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H. G. Wells: The Literary Traveller in His Fantastic Short Story Machine


Halszka Leleń

The book offers a thorough study of the literary tensions and two-world structure of the fantastic short stories by H. G. Wells (1866–1946). It exposes trickster games in the storytelling and pinpoints Wells’s staple methods of artistic composition – the mounting of various literary tensions built upon the body of traditional, dexterously combined genre elements and innovative topoi.
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Chapter 5: The Topos of Science – The Fantastic Transposition of Social Fiction


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Chapter 5:  The Topos of Science – The Fantastic Transposition of Social Fiction

The Character Sketch Re-Contextualized by Scientific Motivation

Wells’s fantastic short stories with a quasi-scientific motivation of the fantastic confrontation invariably transform the precepts of social fiction through transposition of fictional reality by means of other conventions. “The Time Machine” is taken as part of the late Victorian “impulse to reconfigure social realities in dream geographies” (Warner xvii). One of the main genre areas of such influence is that of the character sketch, the convention so much used also in Wells’s mimetic and antimimetic short stories and discussed partly in Chapter Two of this book. (I discuss the detailed aspects of the application of this genre convention in the short story “The Crystal Egg” in my essay “Character Sketch and its Fantastic Transformations”.) The fantastic short stories can also be featured with the tensional disproportion between the downgraded character format, reinforced by the subplots of domestic affairs and concerns, and the grand scale of the little man’s vision. This Wells’s method of composition is attained by the novel application of quasi-scientific motifs. This is noticed by Orwell when he comments upon the Wellsian character type and his fate:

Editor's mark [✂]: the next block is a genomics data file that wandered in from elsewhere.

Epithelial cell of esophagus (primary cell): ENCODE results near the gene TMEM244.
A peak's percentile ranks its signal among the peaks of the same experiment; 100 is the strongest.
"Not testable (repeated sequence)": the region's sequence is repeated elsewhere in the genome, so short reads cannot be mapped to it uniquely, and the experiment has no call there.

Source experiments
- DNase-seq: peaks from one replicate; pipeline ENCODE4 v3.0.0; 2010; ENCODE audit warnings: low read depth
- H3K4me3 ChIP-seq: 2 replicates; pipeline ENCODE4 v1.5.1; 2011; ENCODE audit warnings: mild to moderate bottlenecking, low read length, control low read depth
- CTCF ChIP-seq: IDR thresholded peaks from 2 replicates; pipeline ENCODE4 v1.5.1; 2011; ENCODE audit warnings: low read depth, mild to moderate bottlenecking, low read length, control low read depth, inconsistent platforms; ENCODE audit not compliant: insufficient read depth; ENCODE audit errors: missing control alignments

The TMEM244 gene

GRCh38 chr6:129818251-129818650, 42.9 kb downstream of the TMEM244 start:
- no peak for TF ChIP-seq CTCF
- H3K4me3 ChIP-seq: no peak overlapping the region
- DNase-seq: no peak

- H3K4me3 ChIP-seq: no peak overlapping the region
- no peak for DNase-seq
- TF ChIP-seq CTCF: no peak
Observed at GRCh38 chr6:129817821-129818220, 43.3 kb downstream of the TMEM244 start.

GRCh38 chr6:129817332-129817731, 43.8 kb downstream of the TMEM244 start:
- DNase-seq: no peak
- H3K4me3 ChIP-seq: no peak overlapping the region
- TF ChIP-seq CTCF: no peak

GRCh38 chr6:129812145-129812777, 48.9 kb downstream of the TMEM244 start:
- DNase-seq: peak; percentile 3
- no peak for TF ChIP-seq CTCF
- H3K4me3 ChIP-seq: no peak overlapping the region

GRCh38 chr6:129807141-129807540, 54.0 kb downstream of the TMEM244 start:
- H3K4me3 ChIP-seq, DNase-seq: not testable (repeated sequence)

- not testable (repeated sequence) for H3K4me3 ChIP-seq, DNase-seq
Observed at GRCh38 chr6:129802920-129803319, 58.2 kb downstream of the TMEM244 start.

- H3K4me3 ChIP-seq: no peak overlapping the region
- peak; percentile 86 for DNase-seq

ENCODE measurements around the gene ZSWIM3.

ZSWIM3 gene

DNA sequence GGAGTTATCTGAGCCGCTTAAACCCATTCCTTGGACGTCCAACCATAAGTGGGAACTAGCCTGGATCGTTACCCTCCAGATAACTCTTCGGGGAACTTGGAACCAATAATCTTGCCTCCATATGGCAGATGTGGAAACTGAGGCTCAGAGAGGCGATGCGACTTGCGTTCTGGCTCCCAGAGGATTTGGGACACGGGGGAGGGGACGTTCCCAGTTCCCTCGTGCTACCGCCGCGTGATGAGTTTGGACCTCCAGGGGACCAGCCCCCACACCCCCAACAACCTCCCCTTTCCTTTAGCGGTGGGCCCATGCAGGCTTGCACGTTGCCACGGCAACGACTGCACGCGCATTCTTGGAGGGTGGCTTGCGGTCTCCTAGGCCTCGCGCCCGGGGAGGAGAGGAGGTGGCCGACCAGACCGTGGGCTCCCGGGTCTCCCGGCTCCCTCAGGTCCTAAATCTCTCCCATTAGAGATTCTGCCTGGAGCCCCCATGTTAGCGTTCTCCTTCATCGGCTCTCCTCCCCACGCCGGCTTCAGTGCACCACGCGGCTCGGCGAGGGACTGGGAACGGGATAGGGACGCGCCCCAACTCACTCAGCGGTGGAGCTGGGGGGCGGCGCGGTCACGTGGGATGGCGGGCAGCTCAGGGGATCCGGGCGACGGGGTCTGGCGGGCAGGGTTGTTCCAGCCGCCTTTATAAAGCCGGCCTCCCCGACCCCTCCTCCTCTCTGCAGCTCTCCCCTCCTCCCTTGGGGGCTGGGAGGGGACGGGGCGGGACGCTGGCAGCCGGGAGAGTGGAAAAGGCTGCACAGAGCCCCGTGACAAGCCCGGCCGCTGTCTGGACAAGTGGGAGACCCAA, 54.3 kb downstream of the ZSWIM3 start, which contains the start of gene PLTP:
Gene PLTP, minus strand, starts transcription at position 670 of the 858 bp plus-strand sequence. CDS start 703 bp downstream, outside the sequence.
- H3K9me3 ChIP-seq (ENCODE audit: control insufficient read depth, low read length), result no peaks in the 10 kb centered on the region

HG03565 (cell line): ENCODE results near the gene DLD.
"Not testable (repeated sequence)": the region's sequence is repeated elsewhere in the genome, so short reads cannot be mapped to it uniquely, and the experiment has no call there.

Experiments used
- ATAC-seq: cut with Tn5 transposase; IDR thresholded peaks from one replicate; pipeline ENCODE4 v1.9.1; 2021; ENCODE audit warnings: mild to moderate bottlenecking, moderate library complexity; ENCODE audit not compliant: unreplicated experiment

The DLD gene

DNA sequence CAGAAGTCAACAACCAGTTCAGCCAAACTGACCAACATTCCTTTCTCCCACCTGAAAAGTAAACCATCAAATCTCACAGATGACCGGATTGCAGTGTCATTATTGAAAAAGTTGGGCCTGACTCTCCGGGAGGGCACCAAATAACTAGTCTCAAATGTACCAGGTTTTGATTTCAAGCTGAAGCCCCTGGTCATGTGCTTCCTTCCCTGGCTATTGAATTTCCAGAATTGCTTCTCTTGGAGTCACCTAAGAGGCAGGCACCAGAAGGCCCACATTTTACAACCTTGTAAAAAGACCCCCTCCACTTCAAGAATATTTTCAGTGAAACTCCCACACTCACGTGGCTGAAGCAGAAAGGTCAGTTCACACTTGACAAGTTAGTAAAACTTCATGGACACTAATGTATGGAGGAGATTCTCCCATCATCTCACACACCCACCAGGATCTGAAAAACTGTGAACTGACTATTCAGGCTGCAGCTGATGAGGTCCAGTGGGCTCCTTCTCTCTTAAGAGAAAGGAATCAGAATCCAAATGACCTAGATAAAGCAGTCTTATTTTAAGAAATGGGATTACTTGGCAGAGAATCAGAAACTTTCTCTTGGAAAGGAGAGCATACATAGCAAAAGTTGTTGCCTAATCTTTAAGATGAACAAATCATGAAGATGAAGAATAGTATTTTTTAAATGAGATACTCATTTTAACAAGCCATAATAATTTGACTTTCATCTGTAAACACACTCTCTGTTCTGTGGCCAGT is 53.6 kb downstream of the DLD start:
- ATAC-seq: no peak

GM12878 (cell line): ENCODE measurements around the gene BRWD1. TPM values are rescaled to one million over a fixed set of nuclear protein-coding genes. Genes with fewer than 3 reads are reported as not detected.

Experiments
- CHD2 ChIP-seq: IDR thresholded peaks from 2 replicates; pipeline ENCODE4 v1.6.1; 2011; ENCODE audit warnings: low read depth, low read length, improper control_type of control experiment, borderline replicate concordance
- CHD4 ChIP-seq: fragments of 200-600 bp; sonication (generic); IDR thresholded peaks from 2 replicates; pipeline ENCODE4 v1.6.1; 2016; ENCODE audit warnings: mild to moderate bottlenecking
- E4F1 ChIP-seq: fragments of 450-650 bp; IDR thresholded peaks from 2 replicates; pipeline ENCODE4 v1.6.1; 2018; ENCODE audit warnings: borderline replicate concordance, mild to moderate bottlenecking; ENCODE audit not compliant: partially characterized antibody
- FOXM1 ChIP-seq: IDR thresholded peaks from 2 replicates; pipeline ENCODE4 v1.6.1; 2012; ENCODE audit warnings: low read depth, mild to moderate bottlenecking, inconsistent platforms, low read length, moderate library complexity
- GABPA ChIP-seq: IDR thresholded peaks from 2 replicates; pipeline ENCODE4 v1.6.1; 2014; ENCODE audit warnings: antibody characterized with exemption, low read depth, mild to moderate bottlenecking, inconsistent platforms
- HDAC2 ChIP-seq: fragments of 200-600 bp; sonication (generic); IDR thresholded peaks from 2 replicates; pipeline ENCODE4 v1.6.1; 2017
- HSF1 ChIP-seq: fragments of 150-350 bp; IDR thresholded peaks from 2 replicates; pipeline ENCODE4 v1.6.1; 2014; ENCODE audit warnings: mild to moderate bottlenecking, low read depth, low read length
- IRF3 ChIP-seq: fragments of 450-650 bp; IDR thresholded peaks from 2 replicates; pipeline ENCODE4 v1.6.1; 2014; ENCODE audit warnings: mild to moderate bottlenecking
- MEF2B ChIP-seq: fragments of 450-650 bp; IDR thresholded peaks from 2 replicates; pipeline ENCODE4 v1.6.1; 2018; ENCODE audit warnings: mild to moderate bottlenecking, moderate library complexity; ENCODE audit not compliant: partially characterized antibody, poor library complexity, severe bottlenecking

The ultimate subject-matter of H. G. Wells’s short stories is, first of all, scientific discovery, and beyond that the petty snobberies and tragicomedies of contemporary English life, especially lower-middle-class life […] The alternation between ambitious Utopian themes and light comedy, almost in...

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